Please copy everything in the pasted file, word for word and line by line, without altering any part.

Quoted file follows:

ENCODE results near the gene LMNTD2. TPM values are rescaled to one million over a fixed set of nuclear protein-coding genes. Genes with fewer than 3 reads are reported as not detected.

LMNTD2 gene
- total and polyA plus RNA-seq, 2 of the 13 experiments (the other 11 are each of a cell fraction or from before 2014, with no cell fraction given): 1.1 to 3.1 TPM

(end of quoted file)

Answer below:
ENCODE results near the gene LMNTD2. TPM values are rescaled to one million over a fixed set of nuclear protein-coding genes. Genes with fewer than 3 reads are reported as not detected.

LMNTD2 gene
- total and polyA plus RNA-seq, 2 of the 13 experiments (the other 11 are each of a cell fraction or from before 2014, with no cell fraction given): 1.1 to 3.1 TPM